Today I am continuing with my impressions of presentations from the 2014 Global Leadership Summit (GLS), which I attended last week.
Last week was not the first time I had heard Joseph Grenny speak, in fact I saw him twice in 2013. I have appreciated his approach to communications, especially his work on what he calls “crucial conversations.”
What is a crucial conversation? It is one in which there are high stakes, opposing opinions and strong emotions. Grenny works to give people the tools to successfully navigate such situations. Because we have all been in situations like that, haven’t we? Something needs to be said, and we know it is a pivotal moment in our relationship with the other person, but we are unsure how to even begin. How do you approach the topic, whatever the topic is, without the whole thing turning into a disaster? And that is so easy to have happen – people don’t really listen to each other, we misinterpret what is said, we imagine what is not said and suddenly we are no longer chatting idly about last night’s hockey game, but instead taking sides on whether violence is ever justified in any context, by individuals or nations. Suddenly the air is frosty and emotions are in high gear. The conversation has become crucial and you need to deal with it as best as possible. This is true at the personal level as well as in a business environment.
At the 2014 GLS, Grenny summarized the work he (and three colleagues) published in Crucial Conversations. I`m not going to try and encapsulate the book, but I will say it is worth reading. My impression is that people tend to fail more often than not when it comes to communication, and it seems the more important the communication the greater likelihood of failure. Yes, I know that`s an anecdotal assessment, but I suspect I am not alone in making it. Grenny himself says when conversations turn from casual to crucial we tend to do our worst.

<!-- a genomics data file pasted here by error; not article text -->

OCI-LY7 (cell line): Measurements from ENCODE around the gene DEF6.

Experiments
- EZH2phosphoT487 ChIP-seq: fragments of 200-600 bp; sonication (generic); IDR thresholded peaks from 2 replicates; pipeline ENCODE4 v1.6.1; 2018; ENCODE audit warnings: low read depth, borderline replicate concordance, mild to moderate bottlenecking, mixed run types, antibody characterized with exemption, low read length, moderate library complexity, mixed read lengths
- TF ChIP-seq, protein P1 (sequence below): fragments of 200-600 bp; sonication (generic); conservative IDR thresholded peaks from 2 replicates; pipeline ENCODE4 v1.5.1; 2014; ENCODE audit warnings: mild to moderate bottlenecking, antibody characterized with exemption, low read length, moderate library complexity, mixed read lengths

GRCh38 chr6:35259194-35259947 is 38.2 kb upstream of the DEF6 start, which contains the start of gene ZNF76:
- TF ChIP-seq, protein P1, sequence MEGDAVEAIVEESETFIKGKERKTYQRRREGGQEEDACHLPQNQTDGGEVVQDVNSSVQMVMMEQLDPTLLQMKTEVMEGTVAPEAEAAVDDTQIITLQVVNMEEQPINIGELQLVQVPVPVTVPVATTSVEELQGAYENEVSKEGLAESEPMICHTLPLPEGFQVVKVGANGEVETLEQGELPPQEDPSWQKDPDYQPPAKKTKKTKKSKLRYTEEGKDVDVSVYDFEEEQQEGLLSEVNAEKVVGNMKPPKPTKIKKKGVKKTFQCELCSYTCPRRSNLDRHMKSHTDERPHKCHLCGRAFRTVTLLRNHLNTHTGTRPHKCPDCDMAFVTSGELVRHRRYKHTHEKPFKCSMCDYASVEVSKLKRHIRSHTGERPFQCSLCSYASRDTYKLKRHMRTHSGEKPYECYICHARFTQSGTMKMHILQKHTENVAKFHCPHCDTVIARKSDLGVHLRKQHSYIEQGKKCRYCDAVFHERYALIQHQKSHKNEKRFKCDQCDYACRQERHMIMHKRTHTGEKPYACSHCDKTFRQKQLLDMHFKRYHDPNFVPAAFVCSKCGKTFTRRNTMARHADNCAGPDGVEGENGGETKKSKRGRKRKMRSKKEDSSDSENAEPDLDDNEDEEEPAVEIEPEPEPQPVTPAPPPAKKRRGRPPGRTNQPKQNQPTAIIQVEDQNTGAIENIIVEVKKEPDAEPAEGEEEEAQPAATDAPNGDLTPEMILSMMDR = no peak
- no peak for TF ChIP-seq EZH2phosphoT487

I have seen this in action, and it isn’t pretty. I once had a boss who hired an extremely competent new employee. She understood the business, its objectives and her role. Given a task, she set about with determination to accomplish the goals.
The problem was, those goals turned out to be illusions, an ideal world scenario somewhat divorced from reality. I was supportive of what she was trying to achieve, and aware that the culture of the business made her goals difficult. My cautions to her to move slowly went unheeded. Working single-mindedly, doing what she was told, the woman managed to alienate some long-time employees who had the boss’ ear. They complained about her actions and her attitude.
At this point the crucial conversation needed to take place. The air needed to be clarified, and a decision made as to whether the old or new would prevail. Under pressure from both sides, the boss courageously decided to see if the problem would go away on its own. His method of speeding that up was to stop talking to his new hire.
I wound up as the go-between between them, something I was less than comfortable doing. Then the day came that I was presenting a report from her to him and he asked, “Is this from Suzy?” “Yes.” “Does she still work for us?” “Yes.” “I haven’t seen or talked with her in at least three weeks.” “Maybe you should.”
He eventually did have a conversation with her, a crucial one if not particularly effective. He told her that her services were no longer required, something she had already realized. He definitely had not mastered the art of crucial conversations.